Full Support to the Motor Manufacturing Workers!

The Workers and Socialist Party fully supports the strike of the workers in the motor manufacturing sector. Given the reported R18bn profits made in the sector last year the workers’ demands for a 14% increase is reasonable, even modest.

An avalanche of predictable propaganda has been unleashed against the strike with workers accused of damaging the economy, chasing away investors and exposing the country to the risk of another sovereign rating downgrade.

But relentless increases in fuel, transport, electricity and food, have left workers with no alternative but to reject the employer’s offer of 10%, which will do little to arrest the decline in the real value of our wages.

The strike must be used not only to reverse the erosion of the purchasing power of our wages, but to correct other anomalies the bosses have created over the duration of the three-year agreement that has now expired and to restore wage parity across all companies in the sector. The media have not reported on these focussing exclusively on the wage demands in the deadlocked negotiations.

In 2010, for example, Toyota bosses deviated from agreements signed in the National Bargaining Forum (NBF) and unilaterally increased team leader pay rates by R3.22 per hour creating a disparity. Toyota workers demanded that this anomaly be corrected by raising all pay rates in line with that of the team leaders. The bosses ignored the workers’ demands. Unfortunately the Numsa leadership failed to address this anomaly, declared no dispute and organised no action allowing the bosses to think they could get away with dividing workers and violating collective agreements.

Accordingly, in September 2012, Toyota workers took matters into their own hands, set up a strike committee and downed tools.  Despite being “unprocedural” the strike ended in a partial victory. The bosses conceded to the demand for a R3.22 increase. But, instead of integrating it into the basic pay rate, they added it onto the existing basic wage as an allowance to be paid until June 2012. The integration of the R3.22 into the basic pay would be phased in over a three-year period commencing July 2012, at the rate of R1.07 per hour per year, with the difference between this amount and the R3.22 being paid as an diminishing allowance until it is completely phased out after three years.

But this is applicable to Toyota only. In response to the demand by workers in other companies, the bosses have instead offered a one-off payment of R2 225.00 over the three-year duration of the agreement. Apart from being very much less than the earnings of the Toyota workers, the bosses’ offer widens the gap between the earnings of workers in other companies and even  more so those of Toyota team leaders into whose basic pay the R3.22 increase was integrated in 2010 already. The bosses offer prolongs and widens the disparities and amounts to a demand for the union to retrospectively condone the bosses’ violation of a collective agreement. The bosses’ action is nothing less than the utilisation of the oldest trick in the book – divided and rule. We must not allow this attempt to weaken us to succeed. We must strengthen solidarity by putting forward uniform demands on the principle of equal pay for work of equal value across all companies in the sector.

From the standpoint of workers, the centralisation of collective bargaining has always been aimed at preventing the bosses from playing workers in one company off against others on the basis of differences in company performance in the market. The government has been dancing to the tune of the motor manufacturing bosses since the introduction of Gear in 1996 with massive subsidies as part of the plan to make SA an export platform to the world market especially in the advanced capitalist countries.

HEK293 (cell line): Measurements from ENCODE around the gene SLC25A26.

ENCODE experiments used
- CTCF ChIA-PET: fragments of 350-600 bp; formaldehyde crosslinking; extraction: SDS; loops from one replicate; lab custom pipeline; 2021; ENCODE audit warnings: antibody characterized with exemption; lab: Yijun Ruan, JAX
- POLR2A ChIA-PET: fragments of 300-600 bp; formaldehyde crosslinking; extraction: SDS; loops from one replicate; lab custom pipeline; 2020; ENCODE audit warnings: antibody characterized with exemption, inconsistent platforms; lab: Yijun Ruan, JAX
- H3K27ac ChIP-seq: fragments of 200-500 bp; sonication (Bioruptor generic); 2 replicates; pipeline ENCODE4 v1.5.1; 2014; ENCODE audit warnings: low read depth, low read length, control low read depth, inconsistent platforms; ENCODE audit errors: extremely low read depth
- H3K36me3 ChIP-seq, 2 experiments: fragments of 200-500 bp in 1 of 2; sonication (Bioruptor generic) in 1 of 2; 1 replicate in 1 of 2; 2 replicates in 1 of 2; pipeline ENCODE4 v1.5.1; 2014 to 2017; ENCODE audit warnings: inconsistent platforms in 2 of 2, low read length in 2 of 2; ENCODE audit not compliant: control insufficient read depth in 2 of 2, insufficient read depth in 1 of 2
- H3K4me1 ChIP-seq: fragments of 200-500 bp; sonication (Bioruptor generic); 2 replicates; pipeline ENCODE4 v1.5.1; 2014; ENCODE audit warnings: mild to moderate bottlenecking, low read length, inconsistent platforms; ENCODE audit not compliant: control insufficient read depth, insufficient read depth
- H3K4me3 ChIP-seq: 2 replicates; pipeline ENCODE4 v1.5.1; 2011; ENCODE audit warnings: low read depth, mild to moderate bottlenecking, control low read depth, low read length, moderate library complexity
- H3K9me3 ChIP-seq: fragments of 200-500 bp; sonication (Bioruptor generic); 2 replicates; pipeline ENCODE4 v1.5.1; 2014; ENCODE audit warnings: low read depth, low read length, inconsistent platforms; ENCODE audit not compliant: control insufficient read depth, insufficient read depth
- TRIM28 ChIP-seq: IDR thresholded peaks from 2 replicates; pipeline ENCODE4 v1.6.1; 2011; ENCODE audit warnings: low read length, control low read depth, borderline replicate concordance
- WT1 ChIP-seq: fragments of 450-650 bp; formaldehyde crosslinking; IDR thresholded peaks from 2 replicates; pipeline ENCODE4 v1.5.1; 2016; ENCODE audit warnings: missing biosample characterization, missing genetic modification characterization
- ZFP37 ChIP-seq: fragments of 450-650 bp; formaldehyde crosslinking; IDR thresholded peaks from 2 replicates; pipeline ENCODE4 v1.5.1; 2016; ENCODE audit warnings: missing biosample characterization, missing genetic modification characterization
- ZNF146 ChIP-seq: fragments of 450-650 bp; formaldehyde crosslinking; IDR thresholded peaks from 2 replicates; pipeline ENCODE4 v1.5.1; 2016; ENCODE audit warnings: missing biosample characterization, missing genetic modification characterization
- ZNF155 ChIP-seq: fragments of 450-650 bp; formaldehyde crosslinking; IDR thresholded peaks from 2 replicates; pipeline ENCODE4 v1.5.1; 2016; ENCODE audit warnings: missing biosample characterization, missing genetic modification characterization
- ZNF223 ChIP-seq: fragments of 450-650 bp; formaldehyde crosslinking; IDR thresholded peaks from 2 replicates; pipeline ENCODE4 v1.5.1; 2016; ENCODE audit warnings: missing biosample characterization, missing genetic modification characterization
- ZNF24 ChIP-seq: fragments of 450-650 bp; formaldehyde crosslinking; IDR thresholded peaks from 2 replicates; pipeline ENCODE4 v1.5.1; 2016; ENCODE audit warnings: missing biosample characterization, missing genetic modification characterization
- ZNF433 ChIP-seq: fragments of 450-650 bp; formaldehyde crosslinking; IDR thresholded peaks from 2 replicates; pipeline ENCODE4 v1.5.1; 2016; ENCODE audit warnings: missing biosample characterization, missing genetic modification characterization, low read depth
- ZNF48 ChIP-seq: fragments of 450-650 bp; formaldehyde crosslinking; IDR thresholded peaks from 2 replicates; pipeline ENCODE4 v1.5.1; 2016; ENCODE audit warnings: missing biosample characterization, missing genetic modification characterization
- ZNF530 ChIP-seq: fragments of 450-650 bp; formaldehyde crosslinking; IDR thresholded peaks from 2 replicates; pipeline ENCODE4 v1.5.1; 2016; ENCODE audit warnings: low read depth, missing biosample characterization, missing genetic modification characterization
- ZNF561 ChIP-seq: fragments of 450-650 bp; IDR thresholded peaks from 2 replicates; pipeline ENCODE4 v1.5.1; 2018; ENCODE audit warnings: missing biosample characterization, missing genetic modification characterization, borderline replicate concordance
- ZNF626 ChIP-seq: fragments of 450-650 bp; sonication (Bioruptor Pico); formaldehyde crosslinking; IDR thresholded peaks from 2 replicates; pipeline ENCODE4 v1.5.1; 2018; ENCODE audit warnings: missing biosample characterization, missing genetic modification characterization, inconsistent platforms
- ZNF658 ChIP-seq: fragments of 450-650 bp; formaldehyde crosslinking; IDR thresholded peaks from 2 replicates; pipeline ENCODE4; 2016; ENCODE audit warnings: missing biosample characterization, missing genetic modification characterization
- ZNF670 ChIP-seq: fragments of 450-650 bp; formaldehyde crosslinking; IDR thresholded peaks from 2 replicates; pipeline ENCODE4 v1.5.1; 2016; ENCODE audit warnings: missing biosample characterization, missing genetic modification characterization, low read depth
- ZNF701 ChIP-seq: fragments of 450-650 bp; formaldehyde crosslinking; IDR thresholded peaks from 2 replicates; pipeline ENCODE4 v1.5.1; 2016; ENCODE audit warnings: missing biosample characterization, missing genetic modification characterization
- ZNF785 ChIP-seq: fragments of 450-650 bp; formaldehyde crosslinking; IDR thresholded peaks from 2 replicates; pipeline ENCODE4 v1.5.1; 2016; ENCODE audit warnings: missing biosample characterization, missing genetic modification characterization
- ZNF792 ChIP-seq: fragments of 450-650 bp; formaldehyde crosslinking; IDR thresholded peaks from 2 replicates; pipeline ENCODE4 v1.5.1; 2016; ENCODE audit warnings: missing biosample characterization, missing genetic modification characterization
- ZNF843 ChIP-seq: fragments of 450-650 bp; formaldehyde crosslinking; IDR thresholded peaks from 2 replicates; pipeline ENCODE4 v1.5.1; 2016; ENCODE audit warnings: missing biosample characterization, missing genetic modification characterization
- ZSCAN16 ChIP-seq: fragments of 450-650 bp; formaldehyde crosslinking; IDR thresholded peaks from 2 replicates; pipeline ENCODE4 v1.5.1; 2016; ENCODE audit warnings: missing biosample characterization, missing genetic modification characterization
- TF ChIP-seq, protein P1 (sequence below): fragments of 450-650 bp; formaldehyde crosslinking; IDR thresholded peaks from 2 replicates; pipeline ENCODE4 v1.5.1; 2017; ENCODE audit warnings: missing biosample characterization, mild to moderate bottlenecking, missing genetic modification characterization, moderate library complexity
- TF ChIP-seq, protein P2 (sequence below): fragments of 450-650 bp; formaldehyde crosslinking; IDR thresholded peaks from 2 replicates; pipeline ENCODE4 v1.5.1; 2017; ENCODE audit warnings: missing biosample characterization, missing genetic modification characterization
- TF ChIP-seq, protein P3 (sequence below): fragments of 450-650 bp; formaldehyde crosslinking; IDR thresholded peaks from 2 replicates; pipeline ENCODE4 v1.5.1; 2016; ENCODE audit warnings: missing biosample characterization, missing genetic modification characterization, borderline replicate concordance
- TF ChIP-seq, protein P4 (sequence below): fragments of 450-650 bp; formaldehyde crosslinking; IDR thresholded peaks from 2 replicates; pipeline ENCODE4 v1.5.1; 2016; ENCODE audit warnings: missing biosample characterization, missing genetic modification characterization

The drive to make SA a “competitive” manufacturer for export can only in the final analysis be achieved by driving down wages and conditions, playing workers in one company off against others, one sector off against others, and workers in SA against our class brothers and sisters in other countries.

Apart from the obvious benefits to the bosses in the form of fabulous profits, the economic benefits of government subsidies to the motor manufacturers are dubious to say the least. It is increasingly recognised that imports of spare parts is having a significant effect on the deficit on the current account – the difference between earnings from exports and imports. The consequent weakening of the currency poses a threat to the ability of SA to continue attracting the investment of currency speculators whose hot money is keeping the balance of payment in the black. This forces the Reserve bank to keep interest rates at their present level. Interest rates may be at their lowest level in over thirty years, but household debt as a percentage of annual income remains at 75%.

The leadership of the trade unions must recognise the reality of these ruthless calculations behind the stance taken by the bosses in the wage negotiations. We must forge solidarity between companies, between sectors and ultimately across the economy as a whole. With workers in a number sectors involved in wage negotiations – in mining, aviation, construction — and still more to come, the opportunity is there now to unite all these struggles and to link them especially to the struggle against retrenchments in the mining industry – the frontline of the class struggle now – through a general strike for a national minimum wage of R12 500 per month, no retrenchments, and the nationalisation of the mines under worker control and management.

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